Before any housing was built on the Preston estate, a local archaeologist excavated a fantastic medieval moated site, in the area separated to the north and south by Preston Lane, and east by Marbles Way. The site was never published, and the archive left in boxes in Guildford and Scotland.
Since 2008 a group of local residents have been meeting regularly to work on the archive to try to make sense of the site. Although progress has been made, there are several questions that have arisen which can only be answered by re-visiting the original trenches excavated in 1952-4 with modern archaeological techniques.
A Community Excavation has never been undertaken on the Preston Estate before. This project provides the opportunities to experience a new activity, meet new people, work together as part of a team, learn new skills and improve local historical knowledge. Find out the results of the Dig Preston Project below.
Dig Preston 2011
Last November saw the hunt for Preston’s very own medieval manor house with Dig Preston 2011. The project was organised by the Preston Community Archaeology Project group, Raven Housing Trust and Surrey County Archaeological Unit. The team set out to find Preston Hawe, the manor house that stood on the site between the 12th and 15th Centuries, using the results of geophysical surveys and a set of rough plans drawn up by Brian Hope-Taylor, an archaeologist who investigated the site in the 1950s. Unfortunately, since Brian visited the site, the area had been used as a rubbish tip, which the team had to clear before even reaching the archaeology. In spite of this, the dig was a huge success and turned up some fantastic finds!
The enthusiastic volunteers, working alongside members of Surrey County Archaeological Unit, and the Preston Community Archaeology Project, managed to locate and uncover sections of the manor house itself and the chapel that served the wealthy families that lived there. The dig has provided us with important information regarding the location and positioning of these buildings, as well as the construction techniques and materials used. In addition, the team uncovered lots of interesting artefacts, including medieval roof tiles, a variety of glazed and patterned pottery and even the site of a human burial.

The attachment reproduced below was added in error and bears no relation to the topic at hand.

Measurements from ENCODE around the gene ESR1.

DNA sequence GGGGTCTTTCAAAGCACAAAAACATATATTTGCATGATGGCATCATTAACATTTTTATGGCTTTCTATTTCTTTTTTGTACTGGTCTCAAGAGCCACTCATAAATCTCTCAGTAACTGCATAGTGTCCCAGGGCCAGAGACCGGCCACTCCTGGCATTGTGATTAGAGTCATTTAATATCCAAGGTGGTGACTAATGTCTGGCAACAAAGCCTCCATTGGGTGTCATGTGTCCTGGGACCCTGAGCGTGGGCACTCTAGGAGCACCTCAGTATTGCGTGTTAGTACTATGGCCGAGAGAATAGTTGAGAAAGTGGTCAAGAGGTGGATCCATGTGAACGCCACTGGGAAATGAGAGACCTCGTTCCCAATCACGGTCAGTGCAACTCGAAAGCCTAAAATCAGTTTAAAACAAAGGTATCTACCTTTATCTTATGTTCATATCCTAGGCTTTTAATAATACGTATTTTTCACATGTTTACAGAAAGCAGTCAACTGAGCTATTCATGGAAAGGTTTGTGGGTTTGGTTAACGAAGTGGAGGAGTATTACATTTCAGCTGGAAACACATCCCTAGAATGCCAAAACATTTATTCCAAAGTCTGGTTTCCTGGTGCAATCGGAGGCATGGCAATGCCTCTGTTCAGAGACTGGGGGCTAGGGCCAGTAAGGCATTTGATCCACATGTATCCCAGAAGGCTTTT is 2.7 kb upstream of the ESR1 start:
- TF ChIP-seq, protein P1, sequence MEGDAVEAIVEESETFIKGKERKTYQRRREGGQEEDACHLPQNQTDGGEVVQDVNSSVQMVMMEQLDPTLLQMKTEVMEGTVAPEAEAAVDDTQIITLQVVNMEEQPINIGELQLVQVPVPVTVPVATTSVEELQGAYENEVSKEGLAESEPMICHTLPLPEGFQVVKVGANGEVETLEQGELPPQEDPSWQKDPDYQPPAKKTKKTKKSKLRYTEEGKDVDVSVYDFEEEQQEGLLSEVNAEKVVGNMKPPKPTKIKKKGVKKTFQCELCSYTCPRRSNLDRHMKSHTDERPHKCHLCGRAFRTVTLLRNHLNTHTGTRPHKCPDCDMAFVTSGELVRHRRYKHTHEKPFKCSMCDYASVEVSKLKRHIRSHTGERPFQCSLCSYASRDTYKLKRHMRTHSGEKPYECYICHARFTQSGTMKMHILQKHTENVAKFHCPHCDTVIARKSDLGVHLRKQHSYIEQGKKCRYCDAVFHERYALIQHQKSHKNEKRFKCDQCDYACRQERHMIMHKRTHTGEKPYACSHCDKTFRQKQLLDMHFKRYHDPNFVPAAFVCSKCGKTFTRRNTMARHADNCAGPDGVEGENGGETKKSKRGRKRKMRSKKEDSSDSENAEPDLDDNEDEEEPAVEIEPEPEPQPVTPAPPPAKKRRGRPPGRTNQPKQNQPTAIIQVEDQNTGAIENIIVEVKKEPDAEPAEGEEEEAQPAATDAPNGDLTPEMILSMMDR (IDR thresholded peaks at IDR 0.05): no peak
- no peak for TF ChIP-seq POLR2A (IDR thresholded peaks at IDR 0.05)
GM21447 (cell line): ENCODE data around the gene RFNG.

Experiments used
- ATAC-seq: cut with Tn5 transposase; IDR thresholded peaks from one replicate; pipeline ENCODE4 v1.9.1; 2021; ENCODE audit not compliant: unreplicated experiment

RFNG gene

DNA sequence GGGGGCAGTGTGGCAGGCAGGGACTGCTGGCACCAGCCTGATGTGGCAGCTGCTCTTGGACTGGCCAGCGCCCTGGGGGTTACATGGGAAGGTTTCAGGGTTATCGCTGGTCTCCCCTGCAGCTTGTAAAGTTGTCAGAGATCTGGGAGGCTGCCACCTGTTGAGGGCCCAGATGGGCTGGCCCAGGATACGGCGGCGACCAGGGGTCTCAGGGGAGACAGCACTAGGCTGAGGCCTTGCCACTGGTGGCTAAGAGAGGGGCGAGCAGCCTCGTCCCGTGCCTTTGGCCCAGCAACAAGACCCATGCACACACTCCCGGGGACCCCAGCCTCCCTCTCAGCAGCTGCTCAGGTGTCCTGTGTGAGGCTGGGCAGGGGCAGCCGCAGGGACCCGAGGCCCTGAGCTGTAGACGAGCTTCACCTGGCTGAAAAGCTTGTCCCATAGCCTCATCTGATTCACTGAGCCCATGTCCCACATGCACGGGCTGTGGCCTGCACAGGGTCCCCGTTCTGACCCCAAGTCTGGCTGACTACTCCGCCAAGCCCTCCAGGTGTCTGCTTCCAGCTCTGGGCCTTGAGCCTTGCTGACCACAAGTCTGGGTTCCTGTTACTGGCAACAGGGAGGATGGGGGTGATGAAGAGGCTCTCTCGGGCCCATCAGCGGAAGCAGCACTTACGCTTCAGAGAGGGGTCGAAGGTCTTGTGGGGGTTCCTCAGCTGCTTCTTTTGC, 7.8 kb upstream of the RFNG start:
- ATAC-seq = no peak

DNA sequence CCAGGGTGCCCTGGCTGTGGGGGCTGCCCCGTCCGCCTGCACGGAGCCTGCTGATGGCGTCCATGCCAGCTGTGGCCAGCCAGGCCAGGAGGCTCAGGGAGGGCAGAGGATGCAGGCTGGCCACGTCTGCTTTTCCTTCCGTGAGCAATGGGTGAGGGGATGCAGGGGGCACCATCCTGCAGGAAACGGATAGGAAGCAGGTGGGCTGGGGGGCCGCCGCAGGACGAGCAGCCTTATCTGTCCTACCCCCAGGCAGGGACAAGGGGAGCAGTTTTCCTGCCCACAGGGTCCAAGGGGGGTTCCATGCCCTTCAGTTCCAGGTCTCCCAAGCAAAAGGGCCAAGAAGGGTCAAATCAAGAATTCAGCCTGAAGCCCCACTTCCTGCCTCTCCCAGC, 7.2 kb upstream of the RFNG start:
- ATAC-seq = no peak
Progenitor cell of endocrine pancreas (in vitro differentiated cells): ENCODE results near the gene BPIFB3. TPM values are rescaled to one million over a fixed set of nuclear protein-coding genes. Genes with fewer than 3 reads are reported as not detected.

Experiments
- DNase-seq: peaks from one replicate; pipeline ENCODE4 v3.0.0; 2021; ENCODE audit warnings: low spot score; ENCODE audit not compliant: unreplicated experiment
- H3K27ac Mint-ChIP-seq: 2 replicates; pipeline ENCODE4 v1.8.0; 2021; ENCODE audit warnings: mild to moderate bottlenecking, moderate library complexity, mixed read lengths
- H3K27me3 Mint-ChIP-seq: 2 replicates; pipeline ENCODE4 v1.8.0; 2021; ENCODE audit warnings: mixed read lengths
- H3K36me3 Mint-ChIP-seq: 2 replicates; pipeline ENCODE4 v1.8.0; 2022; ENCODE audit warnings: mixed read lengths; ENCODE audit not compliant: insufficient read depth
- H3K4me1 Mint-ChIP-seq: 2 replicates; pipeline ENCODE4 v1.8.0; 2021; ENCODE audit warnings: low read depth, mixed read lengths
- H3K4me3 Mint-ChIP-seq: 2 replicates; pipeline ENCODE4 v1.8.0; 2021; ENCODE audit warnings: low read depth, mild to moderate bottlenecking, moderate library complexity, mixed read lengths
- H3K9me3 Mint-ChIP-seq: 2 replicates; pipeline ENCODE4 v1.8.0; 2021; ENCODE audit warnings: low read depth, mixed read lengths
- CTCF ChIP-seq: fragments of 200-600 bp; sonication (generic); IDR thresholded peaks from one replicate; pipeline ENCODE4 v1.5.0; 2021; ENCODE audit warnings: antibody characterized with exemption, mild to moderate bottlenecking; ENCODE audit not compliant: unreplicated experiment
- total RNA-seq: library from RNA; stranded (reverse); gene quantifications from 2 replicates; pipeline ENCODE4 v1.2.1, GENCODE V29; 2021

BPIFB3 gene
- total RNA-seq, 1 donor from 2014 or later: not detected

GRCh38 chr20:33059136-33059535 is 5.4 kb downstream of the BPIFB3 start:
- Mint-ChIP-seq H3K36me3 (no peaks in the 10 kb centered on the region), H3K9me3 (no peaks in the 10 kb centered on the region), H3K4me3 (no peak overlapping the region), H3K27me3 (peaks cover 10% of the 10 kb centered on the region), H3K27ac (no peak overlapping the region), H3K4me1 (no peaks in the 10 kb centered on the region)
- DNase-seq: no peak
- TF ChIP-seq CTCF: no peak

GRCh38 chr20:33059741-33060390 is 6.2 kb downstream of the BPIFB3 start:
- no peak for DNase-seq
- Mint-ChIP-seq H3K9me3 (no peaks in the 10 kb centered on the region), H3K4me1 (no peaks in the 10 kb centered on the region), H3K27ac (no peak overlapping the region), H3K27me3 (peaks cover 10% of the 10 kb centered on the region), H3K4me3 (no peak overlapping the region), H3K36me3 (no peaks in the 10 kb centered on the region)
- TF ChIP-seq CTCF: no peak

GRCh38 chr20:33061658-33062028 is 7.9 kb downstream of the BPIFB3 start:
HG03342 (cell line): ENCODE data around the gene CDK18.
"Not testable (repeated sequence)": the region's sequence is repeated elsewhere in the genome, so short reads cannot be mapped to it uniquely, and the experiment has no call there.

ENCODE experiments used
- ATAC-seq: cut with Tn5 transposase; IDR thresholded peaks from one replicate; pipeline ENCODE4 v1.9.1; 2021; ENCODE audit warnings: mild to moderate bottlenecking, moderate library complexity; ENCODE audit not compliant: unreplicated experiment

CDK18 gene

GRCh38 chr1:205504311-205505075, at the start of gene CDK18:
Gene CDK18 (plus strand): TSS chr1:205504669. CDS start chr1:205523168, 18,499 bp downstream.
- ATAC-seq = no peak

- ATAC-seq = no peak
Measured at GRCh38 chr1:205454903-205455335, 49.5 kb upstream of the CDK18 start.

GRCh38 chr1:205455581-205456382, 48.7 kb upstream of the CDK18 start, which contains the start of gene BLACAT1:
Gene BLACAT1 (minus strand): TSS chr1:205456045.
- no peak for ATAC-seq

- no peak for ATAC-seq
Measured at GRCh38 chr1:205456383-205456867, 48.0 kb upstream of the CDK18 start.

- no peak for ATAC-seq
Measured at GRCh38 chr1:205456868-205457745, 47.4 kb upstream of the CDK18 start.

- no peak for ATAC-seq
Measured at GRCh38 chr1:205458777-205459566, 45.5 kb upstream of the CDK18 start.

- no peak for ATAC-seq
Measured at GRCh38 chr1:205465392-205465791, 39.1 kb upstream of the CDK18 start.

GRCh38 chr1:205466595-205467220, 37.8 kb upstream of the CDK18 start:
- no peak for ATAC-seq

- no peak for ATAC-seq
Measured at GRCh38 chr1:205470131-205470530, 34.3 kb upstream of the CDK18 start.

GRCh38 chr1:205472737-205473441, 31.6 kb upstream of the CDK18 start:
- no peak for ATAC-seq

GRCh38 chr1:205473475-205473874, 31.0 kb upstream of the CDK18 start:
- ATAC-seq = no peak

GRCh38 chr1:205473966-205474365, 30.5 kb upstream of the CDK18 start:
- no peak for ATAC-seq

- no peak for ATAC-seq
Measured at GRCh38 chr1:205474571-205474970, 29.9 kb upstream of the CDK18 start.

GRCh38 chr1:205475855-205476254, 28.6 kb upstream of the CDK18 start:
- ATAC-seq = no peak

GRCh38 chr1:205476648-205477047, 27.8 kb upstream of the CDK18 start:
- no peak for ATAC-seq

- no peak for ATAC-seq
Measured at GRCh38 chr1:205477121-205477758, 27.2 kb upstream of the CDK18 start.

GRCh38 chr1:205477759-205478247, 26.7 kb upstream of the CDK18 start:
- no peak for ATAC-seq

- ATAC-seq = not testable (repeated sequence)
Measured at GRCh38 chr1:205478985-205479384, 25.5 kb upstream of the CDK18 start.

Dig Preston has been a brilliant opportunity for members of the local community and over 200 children from local primary and secondary schools to discover archaeology and help to uncover Preston’s secret past. The students taking part in the dig were given an historical tour of the site, they learnt excavation techniques and finds identification and processing skills, and even got a chance to work with our team of metal detectors. An evaluation survey undertaken after the event has demonstrated an overwhelming support for the project. In answer to the question ‘What did you most enjoy about Dig Preston’ replies were very positive, such as:
‘Camaraderie; the challenge to find something!’
‘Participating in an event of historical significance literally on my doorstep.
‘Getting involved with the field archaeologists and learning new skills’
‘Doing something different and helping out.’
‘The whole thing’
‘Finding out more about the area and the history’
Finding out more
Following the excavation, the next stage of the project is to produce an information booklet and interpretation board about the site. The Preston Community Archaeology Project Group continues to meet regularly to work on the archive and the results of the new dig. This project has been kindly funded by a grant from the Heritage Lottery Fund. For more information on the project and how you can get involved please visit Preston Community Archaeology Project or email email@example.com or contact 01483 518737.
Report by Laura Joyner, Assistant Community Archaeologist with Abby Guinness, Community Archaeologist, Surrey County Archaeological Unit